10. I'm looking at replacing some 206L blades with the new longer life Van Horn composite M/R blades, has anyone heard of any issues with them? A friend told me that they are harder on the aircraft and cause issues with various parts wearing out early because of it. He isn't able to back that up with anything other than anecdotes but I thought I'd ask to see if anyone has had issues with them.
  11. In other industries I've heard of things going wrong and the liability being passed off to the contractor. I have no experience with contracting in the helicopter world. And let me make it clear I'm not planning or expecting to crash a helicopter. But every year professional and experienced pilots crash and I don't have such a big ego as to think "it can't happen to me". Doctors carry malpractice insurance. When working as an employee unless you've done something egregious generally mishaps are covered by the company and or insurance. I was wondering if its advisable for a pilot working as a contractor to have something along the lines of a doctor's malpractice insurance. Anyway I had already made my decision by the time my question had it's first substantial reply 10 days later thanks to how dead things are here these days.
  12. So I've been offered a job as a contractor and I'm trying to figure what pitfalls there are to it. So far the obvious issues are health care and paying the employer side of taxes as well. But what haven't I thought of? If something ever went wrong would I face more liability than I would as an employee? Could an employer's insurance come after me if I'm not an employee?
  13. AkAr, I've complained about Bob's attitude towards women on here before (and I'm a man) and you're not going to change his world view or how he communicates it. He comes from a different generation that says if you're so weak that a anonymous person's statement on the internet about your gender could discourage you than we don't need you in the air (or insert other male dominated profession. And honestly I kinda agree with that sentiment. However I also have female friends who I respect and care about and I've watched sexism and sexual harassment discourage them in aviation. So maybe some comment on the internet is the straw that breaks the camel's back and make someone quit after getting laughed out of the fbo by some dipshit saying she's not a real pilot. Bob is a real life friend of mine and he is a good person, but I can disagree with him on his sexism. I've personally watched him mentor a young female pilot though and he's a different person in the real world. He lacks some perspective though while having some that we lack. I would suggest voicing you disagreement, learning from his valid points, and not letting his trolling get you wrapped up. Or not. You do you. -Fred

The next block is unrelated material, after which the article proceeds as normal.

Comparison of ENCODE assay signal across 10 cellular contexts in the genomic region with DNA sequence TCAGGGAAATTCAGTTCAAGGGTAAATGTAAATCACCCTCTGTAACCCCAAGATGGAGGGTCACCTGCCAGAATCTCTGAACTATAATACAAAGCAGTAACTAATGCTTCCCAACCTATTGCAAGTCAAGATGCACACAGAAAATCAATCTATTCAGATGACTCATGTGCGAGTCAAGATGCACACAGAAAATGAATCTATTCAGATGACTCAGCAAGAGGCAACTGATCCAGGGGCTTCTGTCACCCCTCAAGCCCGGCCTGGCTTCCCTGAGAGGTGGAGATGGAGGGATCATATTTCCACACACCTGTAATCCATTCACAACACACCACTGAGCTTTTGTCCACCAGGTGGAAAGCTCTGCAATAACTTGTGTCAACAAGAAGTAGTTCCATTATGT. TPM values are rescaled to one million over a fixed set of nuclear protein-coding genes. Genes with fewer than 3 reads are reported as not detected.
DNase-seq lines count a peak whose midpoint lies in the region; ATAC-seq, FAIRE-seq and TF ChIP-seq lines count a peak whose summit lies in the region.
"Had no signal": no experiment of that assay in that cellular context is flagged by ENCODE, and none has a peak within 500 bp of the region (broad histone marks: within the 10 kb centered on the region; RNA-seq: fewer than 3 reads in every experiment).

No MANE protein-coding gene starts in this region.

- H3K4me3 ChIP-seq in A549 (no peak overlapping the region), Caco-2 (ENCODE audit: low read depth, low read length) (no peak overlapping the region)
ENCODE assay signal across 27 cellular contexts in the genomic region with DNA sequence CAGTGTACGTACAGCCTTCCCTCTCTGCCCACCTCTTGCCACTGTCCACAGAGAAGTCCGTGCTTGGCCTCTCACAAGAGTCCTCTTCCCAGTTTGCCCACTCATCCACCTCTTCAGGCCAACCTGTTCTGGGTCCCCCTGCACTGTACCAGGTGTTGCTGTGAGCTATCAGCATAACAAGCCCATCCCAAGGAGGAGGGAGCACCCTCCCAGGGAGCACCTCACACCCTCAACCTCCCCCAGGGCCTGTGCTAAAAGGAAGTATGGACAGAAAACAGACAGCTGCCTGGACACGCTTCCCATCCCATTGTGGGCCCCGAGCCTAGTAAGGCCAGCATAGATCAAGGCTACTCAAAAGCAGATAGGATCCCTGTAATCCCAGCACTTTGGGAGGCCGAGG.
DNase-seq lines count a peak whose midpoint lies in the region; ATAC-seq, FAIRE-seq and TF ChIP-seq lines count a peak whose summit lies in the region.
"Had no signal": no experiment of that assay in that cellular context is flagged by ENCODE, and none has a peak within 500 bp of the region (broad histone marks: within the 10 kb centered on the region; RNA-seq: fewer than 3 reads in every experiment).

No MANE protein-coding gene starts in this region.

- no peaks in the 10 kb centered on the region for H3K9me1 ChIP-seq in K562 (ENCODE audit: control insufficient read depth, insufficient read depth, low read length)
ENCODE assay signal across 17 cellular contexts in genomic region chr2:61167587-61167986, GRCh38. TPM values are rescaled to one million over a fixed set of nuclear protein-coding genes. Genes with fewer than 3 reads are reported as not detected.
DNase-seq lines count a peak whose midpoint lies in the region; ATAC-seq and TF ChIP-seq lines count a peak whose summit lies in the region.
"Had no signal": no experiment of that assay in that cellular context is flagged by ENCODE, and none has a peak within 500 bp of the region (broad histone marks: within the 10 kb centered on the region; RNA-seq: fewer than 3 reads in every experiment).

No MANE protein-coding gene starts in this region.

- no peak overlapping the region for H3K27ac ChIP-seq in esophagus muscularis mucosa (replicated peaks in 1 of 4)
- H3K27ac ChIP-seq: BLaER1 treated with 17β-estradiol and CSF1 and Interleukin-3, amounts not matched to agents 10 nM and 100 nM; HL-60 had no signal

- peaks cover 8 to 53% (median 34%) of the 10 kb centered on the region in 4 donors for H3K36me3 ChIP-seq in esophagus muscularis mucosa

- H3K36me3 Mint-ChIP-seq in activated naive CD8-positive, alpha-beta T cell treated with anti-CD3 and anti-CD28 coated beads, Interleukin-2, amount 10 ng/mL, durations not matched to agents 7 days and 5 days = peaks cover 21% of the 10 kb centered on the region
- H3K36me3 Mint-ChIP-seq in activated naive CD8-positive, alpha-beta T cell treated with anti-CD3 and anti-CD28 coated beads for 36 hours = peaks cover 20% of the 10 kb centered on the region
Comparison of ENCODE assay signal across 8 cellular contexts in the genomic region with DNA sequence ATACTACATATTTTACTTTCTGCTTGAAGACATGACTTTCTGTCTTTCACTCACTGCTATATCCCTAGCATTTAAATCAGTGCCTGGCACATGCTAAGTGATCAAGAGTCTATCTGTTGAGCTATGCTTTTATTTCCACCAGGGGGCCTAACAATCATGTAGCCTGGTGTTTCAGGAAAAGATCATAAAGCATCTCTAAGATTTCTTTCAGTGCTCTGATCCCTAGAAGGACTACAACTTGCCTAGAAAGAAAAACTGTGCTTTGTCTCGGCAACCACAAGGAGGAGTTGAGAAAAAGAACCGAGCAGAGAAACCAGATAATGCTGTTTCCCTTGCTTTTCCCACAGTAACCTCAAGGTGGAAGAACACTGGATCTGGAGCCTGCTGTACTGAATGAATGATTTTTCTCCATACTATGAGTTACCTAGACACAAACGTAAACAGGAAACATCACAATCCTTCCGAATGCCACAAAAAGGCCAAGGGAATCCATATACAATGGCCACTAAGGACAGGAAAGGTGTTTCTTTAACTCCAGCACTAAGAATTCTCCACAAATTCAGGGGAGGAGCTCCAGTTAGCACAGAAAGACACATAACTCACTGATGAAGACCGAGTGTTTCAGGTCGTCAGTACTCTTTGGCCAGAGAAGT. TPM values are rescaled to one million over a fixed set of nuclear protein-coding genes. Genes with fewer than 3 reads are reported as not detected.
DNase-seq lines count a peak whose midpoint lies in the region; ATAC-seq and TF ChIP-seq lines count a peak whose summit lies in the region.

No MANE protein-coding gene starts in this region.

14. Good write up NR, I enjoyed reading it this morning while doing a track and balance flight and drinking my coffee. I wish I disagreed with something you said so I could troll you a bit but the only thing I come up with is this strange grudge you have against this woman. Is it sexual tension? In any case... We all know all these little safety tidbits as does she. Either people abide by them or they wont, another post about them probably isn't going to change anyone's mind. But the best take away is about the videos. I personally put alot of pictures and videos on Facebook and try to make sure they don't catch any oopsies because you never know who's watching. Aside from the FAA there's always potential future employers. We had a saying in the Marines, "dont put your war crimes on YouTube".